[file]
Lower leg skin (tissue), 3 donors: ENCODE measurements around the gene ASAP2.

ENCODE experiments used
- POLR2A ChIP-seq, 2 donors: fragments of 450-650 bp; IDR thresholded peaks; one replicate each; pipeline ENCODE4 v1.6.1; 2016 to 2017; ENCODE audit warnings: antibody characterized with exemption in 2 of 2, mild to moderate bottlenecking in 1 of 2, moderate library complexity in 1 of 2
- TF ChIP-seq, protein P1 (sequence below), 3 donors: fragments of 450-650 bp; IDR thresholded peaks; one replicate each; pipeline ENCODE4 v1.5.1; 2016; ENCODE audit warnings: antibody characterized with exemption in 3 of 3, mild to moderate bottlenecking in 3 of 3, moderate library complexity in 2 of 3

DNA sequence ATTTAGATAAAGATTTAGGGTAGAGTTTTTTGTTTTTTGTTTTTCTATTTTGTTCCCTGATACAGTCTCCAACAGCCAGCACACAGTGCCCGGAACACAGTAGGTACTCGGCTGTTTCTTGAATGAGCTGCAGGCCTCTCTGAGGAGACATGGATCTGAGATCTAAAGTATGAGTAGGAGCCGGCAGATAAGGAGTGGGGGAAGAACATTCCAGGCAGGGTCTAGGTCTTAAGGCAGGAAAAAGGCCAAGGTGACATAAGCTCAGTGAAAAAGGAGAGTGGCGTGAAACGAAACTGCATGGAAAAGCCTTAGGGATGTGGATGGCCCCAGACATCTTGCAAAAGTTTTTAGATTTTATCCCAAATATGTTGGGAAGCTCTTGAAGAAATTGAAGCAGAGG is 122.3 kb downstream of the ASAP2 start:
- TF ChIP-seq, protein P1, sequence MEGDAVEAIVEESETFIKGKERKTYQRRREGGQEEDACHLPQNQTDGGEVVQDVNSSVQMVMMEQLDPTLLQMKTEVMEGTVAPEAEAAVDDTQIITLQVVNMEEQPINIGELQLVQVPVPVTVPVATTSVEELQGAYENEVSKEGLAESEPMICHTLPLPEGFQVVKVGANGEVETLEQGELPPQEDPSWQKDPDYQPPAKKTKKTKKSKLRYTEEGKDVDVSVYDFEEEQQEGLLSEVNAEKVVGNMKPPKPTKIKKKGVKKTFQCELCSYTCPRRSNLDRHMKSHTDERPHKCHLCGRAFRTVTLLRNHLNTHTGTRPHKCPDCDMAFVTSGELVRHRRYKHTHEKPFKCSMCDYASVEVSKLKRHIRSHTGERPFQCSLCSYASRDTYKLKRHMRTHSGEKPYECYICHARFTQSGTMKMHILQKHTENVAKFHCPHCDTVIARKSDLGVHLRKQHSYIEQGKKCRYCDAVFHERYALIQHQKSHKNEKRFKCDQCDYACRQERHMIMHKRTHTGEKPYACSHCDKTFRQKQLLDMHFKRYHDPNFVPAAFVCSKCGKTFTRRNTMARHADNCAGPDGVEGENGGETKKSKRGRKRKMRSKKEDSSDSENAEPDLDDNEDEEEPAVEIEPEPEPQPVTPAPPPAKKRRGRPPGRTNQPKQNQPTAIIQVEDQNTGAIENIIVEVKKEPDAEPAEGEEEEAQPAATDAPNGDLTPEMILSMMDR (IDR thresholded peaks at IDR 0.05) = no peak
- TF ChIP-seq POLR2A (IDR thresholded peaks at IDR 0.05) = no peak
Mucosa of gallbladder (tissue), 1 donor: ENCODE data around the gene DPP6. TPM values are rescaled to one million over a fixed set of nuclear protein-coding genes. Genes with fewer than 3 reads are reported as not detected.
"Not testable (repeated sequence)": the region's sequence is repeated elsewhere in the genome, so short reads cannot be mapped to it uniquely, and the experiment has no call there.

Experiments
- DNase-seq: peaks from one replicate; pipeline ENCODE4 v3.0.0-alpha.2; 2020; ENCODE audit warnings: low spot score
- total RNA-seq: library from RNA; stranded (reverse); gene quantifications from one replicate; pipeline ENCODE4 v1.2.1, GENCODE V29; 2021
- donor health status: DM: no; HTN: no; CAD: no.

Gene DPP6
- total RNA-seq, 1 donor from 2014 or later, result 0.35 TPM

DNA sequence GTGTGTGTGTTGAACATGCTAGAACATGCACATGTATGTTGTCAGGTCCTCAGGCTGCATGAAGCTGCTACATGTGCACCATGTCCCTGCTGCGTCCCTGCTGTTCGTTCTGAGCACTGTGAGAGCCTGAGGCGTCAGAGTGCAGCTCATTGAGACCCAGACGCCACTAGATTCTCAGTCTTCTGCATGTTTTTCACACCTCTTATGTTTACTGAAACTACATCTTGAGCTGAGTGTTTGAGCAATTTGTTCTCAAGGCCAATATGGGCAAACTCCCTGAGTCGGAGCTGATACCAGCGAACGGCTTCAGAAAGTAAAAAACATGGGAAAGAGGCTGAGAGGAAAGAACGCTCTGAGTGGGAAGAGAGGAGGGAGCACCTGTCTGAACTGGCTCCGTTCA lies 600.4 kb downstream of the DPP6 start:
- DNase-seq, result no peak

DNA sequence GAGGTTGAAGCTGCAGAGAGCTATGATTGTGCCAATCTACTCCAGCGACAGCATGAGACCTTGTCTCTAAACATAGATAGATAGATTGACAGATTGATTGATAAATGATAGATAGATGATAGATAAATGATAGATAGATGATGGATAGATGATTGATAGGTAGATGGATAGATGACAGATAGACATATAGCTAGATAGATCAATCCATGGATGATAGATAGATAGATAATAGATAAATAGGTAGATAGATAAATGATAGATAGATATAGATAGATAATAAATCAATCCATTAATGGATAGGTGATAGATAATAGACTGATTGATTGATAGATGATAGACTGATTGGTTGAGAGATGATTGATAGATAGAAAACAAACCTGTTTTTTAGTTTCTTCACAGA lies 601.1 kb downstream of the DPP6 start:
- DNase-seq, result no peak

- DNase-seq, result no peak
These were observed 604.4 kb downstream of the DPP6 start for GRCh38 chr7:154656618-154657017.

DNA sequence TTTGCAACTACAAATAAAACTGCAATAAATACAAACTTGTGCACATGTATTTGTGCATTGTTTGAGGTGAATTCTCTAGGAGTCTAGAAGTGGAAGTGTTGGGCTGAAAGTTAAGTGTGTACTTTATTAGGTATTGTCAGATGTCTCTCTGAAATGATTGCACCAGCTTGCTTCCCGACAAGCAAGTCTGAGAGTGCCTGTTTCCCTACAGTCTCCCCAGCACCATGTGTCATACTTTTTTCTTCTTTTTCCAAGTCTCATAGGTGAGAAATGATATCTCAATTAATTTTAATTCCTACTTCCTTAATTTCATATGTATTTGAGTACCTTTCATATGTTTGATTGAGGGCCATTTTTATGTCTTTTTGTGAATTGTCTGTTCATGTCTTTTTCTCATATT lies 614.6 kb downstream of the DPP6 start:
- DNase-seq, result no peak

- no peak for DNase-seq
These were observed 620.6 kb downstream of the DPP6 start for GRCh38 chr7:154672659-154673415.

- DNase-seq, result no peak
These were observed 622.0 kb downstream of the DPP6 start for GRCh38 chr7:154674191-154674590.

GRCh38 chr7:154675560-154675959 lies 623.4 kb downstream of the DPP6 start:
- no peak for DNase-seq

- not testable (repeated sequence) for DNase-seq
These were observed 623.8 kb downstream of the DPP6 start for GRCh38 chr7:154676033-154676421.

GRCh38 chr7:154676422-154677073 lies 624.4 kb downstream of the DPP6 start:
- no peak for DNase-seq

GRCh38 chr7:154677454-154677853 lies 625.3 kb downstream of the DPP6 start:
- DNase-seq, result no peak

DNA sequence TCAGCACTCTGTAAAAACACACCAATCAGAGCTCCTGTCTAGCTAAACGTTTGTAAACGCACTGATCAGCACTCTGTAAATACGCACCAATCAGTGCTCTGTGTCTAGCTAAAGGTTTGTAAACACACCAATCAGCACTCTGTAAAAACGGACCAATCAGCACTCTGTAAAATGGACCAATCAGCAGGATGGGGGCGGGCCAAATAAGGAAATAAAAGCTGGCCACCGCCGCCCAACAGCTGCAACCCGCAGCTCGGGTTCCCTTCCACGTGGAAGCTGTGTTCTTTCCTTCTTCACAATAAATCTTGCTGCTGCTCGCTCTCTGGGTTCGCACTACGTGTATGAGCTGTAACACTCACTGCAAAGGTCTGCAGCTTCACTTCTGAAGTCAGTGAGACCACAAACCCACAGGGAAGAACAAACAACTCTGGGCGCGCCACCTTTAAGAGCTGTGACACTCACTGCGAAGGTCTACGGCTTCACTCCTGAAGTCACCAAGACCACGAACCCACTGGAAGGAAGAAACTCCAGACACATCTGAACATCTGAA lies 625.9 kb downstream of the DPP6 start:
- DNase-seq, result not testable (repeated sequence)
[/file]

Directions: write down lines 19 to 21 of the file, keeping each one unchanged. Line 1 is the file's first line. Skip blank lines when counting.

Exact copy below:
- DNase-seq, result no peak

- DNase-seq, result no peak
These were observed 604.4 kb downstream of the DPP6 start for GRCh38 chr7:154656618-154657017.